For Inuit in Quebec accused of breaking the law, the first of many barriers to equal treatment in the justice system is language, say some of the people who help Inuit defendants navigate the courts.
“When I ask them about their bail conditions, some of them don’t understand at all,” Phoebe Atagotaaluk, the co-ordinator of the justice committee in Inukjuak, told the Viens Commission on Friday.
“They have no idea what they signed.”
This week, retired Superior Court justice Jacques Viens and his entourage are meeting witnesses in Kuujjuaq, the largest community of Quebec’s Inuit territory of Nunavik, to hear accounts of how Inuit people are treated by provincial government services. The hearings started in June 2017 and will wrap up next month. It has heard from some 255 witnesses from around the province.
Last week, in the village of Kuujjuarapik, Viens heard a litany of concerns about the justice system, including confusing bail conditions, mistreatment by police and the lengthy wait for court proceedings.
Though Quebec’s bar association issued a scathing report in 2015 which said language barriers are a serious problem, and the provincial ombudsman followed up the next year with another critical report, Atagotaaluk said not much has changed.
Court proceedings take place in French or English, and while Inuktitut interpreters are available, documents are not translated, and outside the courtroom, there are no interpreters.
Atagotaaluk says that means discussions with defence lawyers and probation officers about issues such as bail conditions all take place in what is the second or third language of many defendants.
“It’s very traumatic. It’s very scary to go to court,” said Martin Scott, a non-Inuk administrator who has worked for more than 15 years with the Tumiapiit Justice Committee in the village of Aupaluk, Nunavik’s smallest and northernmost village.
Scott says people facing charges “have no idea what they’ve signed most of the time.”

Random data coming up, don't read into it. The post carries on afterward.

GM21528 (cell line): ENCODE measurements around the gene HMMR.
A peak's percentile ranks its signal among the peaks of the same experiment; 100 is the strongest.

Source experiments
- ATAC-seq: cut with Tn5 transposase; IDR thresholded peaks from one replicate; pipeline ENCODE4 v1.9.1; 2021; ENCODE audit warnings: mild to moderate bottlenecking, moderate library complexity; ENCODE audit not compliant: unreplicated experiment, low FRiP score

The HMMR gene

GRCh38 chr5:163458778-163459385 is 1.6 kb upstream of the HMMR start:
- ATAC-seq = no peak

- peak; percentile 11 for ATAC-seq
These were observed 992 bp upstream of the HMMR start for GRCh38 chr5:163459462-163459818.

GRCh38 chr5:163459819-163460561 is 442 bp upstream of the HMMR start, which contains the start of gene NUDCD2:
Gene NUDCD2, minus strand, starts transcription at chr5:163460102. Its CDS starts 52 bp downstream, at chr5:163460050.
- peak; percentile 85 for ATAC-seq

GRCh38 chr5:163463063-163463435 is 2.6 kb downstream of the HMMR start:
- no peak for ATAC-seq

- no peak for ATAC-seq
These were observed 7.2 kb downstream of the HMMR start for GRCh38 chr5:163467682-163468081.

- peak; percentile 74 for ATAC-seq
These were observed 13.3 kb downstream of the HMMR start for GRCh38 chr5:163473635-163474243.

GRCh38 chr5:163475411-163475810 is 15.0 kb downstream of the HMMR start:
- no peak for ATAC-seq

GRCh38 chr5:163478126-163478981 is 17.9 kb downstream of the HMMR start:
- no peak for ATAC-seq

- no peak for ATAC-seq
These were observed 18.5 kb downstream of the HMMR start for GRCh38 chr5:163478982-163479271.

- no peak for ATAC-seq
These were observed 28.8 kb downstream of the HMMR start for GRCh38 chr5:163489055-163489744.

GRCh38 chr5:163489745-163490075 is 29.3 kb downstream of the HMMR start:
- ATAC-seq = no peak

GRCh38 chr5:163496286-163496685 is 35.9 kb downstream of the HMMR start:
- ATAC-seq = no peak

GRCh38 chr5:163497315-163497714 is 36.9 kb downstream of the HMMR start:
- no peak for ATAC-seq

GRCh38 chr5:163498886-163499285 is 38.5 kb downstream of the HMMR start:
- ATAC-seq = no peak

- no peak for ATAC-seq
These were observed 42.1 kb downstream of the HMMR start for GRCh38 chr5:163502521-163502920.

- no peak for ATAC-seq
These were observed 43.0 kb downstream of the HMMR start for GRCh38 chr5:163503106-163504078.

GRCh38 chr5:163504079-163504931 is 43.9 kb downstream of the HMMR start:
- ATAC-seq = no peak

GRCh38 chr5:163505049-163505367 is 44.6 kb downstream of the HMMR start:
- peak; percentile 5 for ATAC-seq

Since there are no permanent courts or jails in Nunavik, defendants are flown south for their first appearances.
Scott says they sometimes plead guilty just because they want to go home.
And even when there are interpreters, some people are so nervous and so stressed, they don’t fully understand what’s happening, he said.
For that reason, both he and Atagotaaluk said, Inuit defendants often plead guilty or break bail conditions because they have not understood what happened in court.
In its 2016 report on detention conditions in Nunavik, Quebec’s ombudsman said that the “lack of attempts to make legal principles understandable was striking,” describing Inuit who come before the courts as “somewhat passive witnesses.”
Hoping for change
Atagotaaluk and Scott say they are hoping the Viens Commission will make recommendations on how to overcome the language barriers in the justice system.
But there are other fundamental changes they’d also like to see to improve how the system works in the Far North.
For example, they say, justice committees are not adequately consulted before a defendant is sentenced.
They say instead of asking a Crown prosecutor to press charges, they would like to see police bring alleged perpetrators of crime directly to the justice committees at the village level.
Atagotaaluk said that’s what happened when the Inuit exercised their own justice system — and it took a few days to deal with a matter, not months and years.
Related stories from around the North:
Finland: Police in Northern Finland overstretched, says retiring officer, YLE News
Sweden: Bigger prisons for more prisoners, Radio Sweden
United States: Police officers in Alaska villages hired despite criminal record: report, Alaska Public Media